reality to compare differences--and had expressed the opinion that there
would be found less discord than there appeared to be. The condemnation of this
view certainly does not mark a man of political rather than religious tendencies!
I fear that we must look elsewhere for the author of this excellent history.
2 It has been ascribed to the virtuous and tolerant Chancellor L'Hospital, who, it
is said, drew it up in order to defeat the project of the Guises to introduce the
Spanish Inquisition. (La Planche, 305; cf. also De Thou, ii. 781.) But the edict
was published before the appointment of L'Hospital, and while Morvilliers,
a creature of the Guises, provisionally held the seals after Chancellor Olivier's death;
and the spiritual jurisdiction it established differed little in principle from an
inquisition. In fact, three of the French prelates, the Cardinals of Lorraine, Bourbon,
and Châtillon, had, as we have seen, been constituted a board of inquisitors of the faith;
and, soon after the publication of the Edict of Romorantin, the Cardinal of
Tournon was set over them as inquisitor-general. The subject has been
well discussed by Soldan, Geschichte des Prot. in Frankreich, i.
338-342. The Duc d'Aumale, in his usually accurate Histoire des Princes
de Condé (i. 113), repeats the blunder of La Planche and De Thou.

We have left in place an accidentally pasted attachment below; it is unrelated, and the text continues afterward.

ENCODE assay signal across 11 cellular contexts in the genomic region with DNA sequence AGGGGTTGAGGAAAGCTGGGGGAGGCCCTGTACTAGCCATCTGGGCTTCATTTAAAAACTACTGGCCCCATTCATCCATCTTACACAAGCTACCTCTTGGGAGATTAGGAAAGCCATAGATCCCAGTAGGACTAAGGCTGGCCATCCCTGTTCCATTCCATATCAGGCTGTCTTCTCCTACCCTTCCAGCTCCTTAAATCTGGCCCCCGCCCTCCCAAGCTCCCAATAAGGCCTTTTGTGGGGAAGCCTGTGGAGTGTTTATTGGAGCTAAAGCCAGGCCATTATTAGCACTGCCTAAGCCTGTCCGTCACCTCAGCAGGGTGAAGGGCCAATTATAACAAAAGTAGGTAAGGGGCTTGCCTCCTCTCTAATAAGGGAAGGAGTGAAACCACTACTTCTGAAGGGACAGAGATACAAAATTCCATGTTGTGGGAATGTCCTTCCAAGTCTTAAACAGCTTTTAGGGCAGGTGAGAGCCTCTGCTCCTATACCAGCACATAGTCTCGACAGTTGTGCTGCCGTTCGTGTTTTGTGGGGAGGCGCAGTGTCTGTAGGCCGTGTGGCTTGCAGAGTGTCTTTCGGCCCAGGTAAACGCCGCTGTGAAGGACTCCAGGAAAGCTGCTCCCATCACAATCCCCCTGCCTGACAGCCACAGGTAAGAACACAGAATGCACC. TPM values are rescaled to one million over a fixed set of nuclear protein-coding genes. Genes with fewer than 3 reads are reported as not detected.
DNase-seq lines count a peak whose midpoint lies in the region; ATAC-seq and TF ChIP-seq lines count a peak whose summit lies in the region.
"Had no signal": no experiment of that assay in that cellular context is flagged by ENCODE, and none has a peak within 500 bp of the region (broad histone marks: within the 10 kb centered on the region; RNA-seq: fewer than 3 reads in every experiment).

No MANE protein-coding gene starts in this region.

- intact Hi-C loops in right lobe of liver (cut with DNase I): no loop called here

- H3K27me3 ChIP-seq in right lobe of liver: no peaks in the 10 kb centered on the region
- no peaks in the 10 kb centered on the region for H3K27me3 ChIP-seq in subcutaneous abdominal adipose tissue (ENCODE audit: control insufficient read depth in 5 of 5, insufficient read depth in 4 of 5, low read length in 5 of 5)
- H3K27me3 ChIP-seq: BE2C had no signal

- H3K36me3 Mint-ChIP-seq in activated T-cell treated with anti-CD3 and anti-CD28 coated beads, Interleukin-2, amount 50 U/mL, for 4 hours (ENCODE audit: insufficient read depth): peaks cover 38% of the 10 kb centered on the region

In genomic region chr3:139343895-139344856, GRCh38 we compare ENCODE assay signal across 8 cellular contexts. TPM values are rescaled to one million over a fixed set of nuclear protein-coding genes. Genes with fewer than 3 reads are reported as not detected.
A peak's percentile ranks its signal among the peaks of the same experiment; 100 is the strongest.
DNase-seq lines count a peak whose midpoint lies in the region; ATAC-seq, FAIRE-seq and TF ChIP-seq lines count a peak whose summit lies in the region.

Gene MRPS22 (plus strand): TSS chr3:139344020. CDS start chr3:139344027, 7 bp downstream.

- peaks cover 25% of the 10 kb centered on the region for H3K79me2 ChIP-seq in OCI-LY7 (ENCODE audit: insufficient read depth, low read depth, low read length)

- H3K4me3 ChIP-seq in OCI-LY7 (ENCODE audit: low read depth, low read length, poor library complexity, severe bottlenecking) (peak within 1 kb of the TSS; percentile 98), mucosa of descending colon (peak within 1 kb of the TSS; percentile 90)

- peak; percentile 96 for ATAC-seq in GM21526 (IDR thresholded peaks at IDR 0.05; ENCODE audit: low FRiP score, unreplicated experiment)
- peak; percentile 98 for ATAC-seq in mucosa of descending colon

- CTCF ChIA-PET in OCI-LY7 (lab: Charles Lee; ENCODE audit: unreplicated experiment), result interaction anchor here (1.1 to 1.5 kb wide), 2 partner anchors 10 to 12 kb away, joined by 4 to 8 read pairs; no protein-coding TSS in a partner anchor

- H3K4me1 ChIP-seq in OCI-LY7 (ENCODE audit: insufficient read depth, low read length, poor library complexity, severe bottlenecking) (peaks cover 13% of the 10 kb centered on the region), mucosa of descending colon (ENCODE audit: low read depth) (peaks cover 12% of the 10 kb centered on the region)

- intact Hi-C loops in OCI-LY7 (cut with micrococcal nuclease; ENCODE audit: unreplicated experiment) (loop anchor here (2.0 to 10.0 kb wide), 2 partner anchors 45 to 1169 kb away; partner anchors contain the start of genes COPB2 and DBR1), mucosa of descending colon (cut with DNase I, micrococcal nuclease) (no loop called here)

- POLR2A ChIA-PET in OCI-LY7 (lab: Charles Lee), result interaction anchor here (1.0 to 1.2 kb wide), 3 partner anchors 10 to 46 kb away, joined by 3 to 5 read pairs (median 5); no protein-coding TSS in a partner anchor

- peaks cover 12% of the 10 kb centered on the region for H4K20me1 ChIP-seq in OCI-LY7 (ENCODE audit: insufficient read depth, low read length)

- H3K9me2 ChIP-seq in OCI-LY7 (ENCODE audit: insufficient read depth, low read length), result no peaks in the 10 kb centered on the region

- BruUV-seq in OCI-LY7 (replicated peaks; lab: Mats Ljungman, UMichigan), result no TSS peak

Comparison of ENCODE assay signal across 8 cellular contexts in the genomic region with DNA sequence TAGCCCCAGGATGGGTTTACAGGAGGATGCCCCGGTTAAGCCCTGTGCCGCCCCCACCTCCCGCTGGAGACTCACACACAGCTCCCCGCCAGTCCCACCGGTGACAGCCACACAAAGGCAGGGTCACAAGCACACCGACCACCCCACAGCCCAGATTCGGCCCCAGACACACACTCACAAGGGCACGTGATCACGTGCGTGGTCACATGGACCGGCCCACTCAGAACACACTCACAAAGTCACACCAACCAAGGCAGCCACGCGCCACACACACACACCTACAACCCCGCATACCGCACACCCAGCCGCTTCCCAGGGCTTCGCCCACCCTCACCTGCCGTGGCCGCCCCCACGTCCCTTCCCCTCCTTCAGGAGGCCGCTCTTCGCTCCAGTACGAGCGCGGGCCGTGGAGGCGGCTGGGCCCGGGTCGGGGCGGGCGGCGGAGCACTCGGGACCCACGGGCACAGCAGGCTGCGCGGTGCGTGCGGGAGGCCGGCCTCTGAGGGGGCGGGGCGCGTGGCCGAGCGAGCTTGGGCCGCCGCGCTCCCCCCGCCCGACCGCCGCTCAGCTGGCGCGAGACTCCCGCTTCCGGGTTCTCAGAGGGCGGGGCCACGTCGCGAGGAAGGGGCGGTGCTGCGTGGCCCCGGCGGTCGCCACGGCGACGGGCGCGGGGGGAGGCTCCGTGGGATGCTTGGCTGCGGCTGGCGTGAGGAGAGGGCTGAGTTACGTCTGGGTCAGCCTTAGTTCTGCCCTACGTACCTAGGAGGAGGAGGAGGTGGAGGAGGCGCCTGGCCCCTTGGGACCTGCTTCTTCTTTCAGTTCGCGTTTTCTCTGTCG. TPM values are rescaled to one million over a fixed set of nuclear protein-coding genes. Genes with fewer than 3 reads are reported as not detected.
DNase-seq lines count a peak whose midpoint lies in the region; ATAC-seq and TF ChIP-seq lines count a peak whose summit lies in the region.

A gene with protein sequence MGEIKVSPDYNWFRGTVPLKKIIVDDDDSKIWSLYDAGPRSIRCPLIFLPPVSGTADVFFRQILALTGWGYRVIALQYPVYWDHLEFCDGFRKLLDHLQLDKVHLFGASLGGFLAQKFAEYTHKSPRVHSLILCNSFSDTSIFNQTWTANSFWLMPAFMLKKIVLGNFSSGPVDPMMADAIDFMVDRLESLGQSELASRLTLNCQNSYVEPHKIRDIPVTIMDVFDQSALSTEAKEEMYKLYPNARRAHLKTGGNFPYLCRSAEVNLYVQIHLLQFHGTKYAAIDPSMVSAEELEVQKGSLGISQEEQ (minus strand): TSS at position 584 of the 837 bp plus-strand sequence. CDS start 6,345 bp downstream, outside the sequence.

exclusive jurisdiction in matters of simple heresy to the
clergy, excluding the civil courts from all participation, save to
execute the sentence of the ecclesiastical judge. But it neither
lightened nor aggravated the penalties affixed by previous laws. Death
was still to be the fate of the convicted heretic, to whom it mattered
little whether he were tried by a secular or by a spiritual tribunal,
except that the forms of law were more likely to be observed by the
former than by the latter. A section directed against the "assemblies"
in which, under color of religion, arms were carried and the public
peace threatened, declared those who took part in them to be rebels
liable to the penalties of treason.1
Death of Chancellor Olivier.
A remarkable figure now comes upon the stage of French affairs in the
person of Chancellor Michel de l'Hospital. Chancellor Olivier, who had
merited universal respect while losing office in consequence of his
steadfast resistance to injustice under the previous reign, had
forfeited the esteem of the good by his complaisance when restored to
office by the Guises at the beginning of the present reign. Overcome
with remorse for the cruelties in which he had acquiesced since his
reinstatement, he fell sick shortly after the tumult of Amboise. When
visited during his last illness by the Cardinal of Lorraine, he coldly
turned his back upon him and muttered, "Ah! Cardinal, you have caused us
all to be damned."2 He died not long afterward, and was buried
1 Recueil des anc. lois fr., xiv. 31-33; La Planche, 305,
306; La Place, 46, 47. It is, of course, "an edict holily conceived and
promulgated," in the estimation of Florimond de Ræmond, v. 113. The only
redeeming feature I can find in it is the article by which malicious
informers made themselves liable to all the penalties they had sought to
inflict on others.
2 La Place, 36 (who states that the burning of Du Bourg was